Joseph Pronechen is staff writer with the National Catholic Register since 2005. His articles have appeared in a number of national publications including Columbia magazine, Soul, Faith and Family, Catholic Digest, and Marian Helper. His religion features have also appeared in Fairfield County Catholic and in one of Connecticut’s largest news dailies. He holds an MS degree and formerly taught English and courses in film study that he developed at a Catholic high school in Connecticut. Joseph and his wife Mary reside on the East Coast.
Fresh from the overwhelming success of their Advent Adventure and Lenten Adventure program which drew 40,000 participants, Holy Heroes has come up with another adventure for kids called the “Holy Heroes Spiritual Adoption Program.”
Based on Venerable Archbishop Fulton Sheen’s simple daily “Spiritual Adoption Prayer” to the Holy Family for the safety of an unknown baby from conception to birth, the Spiritual Adoption program helps kids become Holy Heroes and teaches them about the wonder of life through the 40-week program that presents in simple ways how babies develop.
The first Spiritual Adoption program launched on May 1, the feast of St. Joseph the Worker, and ends nine months later on Feb. 2, 2016, the feast of the Presentation.
The newest one begins on Sept. 8, the feast of the Nativity of the Blessed Virgin Mary, and finishes on June 3, 2016, the Solemnity of the Most Sacred Heart of Jesus, the day the spiritually adopted baby is born.
“We start on a date that has spiritual significance and end on a date that has spiritual significance,” said Ken Davison, who with his wife Kerri, co-founded of Holy Heroes and developed this program.
The dates signal how the spiritual and physical intertwine in the babies’ development.
“Children will identify with babies because they’re close to having been that,” Ken Davison explained. “It reminds them how they grew. As they learn about the baby’s development, they can say, ‘That was me; that’s what I was like.’ We’re appealing to this closeness of children and their recognition they were a baby so that this all makes sense. We’re say that people were praying for you when you were a baby, and you pray for this baby.”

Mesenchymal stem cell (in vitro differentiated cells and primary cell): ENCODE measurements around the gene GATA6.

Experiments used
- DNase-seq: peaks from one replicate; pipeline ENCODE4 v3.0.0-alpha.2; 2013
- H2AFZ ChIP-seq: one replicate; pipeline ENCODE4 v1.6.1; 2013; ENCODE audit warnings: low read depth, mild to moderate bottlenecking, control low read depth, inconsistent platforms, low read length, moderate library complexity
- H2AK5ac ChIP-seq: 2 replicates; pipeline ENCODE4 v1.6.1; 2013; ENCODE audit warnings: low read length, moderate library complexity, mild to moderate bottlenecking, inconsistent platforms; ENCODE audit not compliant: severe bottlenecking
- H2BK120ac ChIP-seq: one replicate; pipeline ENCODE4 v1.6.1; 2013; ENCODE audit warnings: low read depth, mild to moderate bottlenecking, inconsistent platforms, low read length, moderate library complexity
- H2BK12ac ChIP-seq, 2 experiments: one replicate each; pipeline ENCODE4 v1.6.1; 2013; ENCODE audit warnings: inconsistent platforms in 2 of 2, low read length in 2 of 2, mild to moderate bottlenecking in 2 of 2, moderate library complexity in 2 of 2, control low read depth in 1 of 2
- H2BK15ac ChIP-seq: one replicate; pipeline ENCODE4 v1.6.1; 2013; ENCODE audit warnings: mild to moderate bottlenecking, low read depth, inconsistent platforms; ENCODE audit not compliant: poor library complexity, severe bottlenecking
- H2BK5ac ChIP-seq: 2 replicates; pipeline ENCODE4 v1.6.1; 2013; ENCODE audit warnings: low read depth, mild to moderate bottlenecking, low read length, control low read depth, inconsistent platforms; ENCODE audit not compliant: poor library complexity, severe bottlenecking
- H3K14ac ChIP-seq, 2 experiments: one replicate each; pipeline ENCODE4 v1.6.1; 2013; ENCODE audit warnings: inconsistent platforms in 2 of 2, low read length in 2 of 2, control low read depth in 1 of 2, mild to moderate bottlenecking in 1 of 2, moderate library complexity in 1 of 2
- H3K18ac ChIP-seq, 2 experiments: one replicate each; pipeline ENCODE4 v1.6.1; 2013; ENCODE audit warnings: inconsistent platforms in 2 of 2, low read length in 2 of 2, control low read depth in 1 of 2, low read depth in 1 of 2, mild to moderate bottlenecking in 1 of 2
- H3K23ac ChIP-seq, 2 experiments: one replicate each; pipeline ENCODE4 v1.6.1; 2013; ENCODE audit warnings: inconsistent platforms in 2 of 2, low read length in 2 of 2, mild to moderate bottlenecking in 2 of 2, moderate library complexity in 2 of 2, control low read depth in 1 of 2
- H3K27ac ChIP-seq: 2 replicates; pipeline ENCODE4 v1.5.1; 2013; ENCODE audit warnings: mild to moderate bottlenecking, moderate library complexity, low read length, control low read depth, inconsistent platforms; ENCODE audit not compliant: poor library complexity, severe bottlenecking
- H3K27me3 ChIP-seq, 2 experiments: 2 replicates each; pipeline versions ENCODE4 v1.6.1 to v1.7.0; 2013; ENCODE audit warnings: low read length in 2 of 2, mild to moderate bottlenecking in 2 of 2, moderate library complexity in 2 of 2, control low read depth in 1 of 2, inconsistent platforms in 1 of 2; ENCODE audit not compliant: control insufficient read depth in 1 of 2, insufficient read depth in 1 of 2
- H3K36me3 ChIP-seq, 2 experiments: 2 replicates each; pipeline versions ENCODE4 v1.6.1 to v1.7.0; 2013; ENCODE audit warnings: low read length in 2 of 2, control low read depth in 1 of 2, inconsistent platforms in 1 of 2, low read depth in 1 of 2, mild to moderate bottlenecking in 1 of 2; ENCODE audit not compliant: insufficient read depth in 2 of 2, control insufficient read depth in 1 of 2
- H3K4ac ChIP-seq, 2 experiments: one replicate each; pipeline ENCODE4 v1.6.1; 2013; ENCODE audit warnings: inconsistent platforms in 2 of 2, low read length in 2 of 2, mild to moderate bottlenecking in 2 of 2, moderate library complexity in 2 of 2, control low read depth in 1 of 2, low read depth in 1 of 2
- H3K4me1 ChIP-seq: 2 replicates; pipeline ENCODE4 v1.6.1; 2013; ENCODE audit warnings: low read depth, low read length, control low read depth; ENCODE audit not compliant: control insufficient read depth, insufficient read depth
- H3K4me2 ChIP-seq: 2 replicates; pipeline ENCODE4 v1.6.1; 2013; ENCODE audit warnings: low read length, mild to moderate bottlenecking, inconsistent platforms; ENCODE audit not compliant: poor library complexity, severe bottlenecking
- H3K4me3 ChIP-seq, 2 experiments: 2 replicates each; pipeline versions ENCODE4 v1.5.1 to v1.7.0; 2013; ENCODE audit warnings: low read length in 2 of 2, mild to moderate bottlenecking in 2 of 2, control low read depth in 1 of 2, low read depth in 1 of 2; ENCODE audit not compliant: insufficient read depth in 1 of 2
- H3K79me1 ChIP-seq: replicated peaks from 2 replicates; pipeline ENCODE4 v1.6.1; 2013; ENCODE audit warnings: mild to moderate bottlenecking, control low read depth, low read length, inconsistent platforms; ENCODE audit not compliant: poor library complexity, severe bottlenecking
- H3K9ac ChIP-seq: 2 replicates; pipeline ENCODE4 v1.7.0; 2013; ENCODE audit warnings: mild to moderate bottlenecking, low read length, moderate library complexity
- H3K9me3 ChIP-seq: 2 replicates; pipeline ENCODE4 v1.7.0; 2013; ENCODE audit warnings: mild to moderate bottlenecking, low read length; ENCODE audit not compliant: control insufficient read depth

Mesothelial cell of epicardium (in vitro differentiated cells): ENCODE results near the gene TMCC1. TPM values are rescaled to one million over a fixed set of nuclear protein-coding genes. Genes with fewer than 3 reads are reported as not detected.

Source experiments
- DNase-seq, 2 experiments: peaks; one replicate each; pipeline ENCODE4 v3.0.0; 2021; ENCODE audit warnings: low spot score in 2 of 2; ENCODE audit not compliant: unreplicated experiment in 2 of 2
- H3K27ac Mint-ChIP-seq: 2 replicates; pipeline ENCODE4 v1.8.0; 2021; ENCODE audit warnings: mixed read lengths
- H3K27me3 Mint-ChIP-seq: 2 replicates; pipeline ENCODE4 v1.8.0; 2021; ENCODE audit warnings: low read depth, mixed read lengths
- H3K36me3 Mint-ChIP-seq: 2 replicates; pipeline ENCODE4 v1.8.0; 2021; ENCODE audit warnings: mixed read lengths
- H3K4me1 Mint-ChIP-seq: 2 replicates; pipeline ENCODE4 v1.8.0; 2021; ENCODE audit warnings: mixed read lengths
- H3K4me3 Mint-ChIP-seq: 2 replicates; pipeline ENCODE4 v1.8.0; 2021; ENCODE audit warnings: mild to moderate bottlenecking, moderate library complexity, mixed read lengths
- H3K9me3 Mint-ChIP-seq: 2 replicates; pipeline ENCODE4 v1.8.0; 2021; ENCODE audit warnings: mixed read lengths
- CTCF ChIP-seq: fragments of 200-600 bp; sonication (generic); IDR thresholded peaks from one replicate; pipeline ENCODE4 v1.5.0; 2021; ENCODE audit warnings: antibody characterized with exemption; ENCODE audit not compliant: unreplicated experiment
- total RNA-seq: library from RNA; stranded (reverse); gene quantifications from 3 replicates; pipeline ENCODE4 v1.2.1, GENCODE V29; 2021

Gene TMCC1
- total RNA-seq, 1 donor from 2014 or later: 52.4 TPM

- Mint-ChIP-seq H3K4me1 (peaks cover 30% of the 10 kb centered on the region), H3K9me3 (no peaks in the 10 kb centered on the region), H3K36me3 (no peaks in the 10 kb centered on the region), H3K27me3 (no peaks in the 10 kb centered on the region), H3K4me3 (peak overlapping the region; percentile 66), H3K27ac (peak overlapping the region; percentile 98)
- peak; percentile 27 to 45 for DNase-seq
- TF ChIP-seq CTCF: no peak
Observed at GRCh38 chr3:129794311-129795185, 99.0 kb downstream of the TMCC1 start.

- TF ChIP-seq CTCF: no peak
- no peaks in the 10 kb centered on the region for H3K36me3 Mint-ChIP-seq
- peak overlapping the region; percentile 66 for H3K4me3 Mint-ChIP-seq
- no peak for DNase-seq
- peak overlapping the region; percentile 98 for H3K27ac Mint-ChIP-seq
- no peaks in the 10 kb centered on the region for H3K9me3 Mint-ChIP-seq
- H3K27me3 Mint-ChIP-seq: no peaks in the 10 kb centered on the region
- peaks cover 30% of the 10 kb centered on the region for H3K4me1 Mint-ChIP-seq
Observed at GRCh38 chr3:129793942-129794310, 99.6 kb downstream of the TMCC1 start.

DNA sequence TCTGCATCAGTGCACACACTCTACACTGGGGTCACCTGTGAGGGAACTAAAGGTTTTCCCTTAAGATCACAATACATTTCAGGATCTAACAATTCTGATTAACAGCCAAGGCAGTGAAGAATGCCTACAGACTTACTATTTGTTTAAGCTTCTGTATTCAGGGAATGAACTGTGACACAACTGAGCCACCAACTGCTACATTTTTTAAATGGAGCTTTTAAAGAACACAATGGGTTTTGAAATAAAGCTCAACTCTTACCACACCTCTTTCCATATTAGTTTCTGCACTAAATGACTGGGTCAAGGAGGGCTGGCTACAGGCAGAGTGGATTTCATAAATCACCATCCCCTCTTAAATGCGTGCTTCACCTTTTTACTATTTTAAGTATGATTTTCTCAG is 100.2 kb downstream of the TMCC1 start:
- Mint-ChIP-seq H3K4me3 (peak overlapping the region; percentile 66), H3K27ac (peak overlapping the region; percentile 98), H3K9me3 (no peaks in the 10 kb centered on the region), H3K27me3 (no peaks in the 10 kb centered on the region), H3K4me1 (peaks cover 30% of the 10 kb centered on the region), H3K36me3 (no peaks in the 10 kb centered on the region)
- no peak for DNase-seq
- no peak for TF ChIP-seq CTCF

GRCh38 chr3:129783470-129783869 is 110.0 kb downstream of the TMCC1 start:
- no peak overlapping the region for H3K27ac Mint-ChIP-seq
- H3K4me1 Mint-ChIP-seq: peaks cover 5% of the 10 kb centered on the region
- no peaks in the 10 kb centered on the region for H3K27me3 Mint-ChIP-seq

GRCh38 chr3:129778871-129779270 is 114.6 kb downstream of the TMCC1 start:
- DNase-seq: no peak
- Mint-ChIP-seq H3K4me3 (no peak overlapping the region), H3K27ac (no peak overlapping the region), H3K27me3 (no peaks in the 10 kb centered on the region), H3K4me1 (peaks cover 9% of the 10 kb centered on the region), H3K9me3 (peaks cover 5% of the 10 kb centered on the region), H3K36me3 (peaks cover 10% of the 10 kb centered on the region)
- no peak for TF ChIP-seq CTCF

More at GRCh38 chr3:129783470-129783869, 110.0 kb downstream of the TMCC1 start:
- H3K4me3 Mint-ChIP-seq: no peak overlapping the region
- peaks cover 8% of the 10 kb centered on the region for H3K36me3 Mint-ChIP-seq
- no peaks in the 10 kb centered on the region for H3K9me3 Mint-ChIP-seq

As the free program arrives every two weeks via email, children learn about the development of the baby in their mother’s womb through short, simple videos with the Holy Heroes Adventure Guides — the Davison’s younger children. The family’s eight children range from 8 to 22 years old.
These young guides share facts in ways children can understand, and include kids’ humor which has participants laughing a lot.
“Kids love other children explaining things to them,” Davison noted.
Activities include pray-along audio prayers and printable activities like a journal. Using it, children ask parents and grandparents what they were like in the womb. Simultaneously, the journal aspect awakens the parents, reminding them they developed this way too.
Davison explained, “It’s something you do as a family because it’s going to raise questions about you and your mom and dad.”
Everything needed, including the Bishop Sheen Prayer plus another prayer from St. John Paul II, is on the program’s website.
Praying for their adopted unborn baby who they get to name, the children learn how we’re all connected through prayer, even with those we’ll never meet.
At the same time, in simple ways, the adventures reference the New and Old Testaments, lessons from the Holy Family, the Catechism, and even about the joy at the birth of every baby from St. John Paul II’s Evangelium Vitae.
Davison said children get questions like, “Did any mom know she was pregnant from the beginning? Yes. The Blessed Virgin Mary knew before any other mom would know.” Parents can then go over the Annunciation.
Children learn each baby has a guardian angel from conception, and they learn to pray to their own guardian angel.
They hear God has planned from the beginning of time for each person through examples like God telling Jeremiah, “Before I formed you in the womb, I knew you. Before you were born, I dedicated you, a prophet to the nations I appointed you (Jeremiah 1:5).”
“We tell them you are a unique person made for unique reason by God,” Davison said. “We want to make sure they get inspired to be open to the purpose God has for them.”
“All is woven in,” he said. “The important thing is little children recognize and understand this as an integrated whole.”
Parents Love It
Justin and Denise Mayrand have found the Holy Heroes programs, including Spiritual Adoption that began in May, are having quite an impact.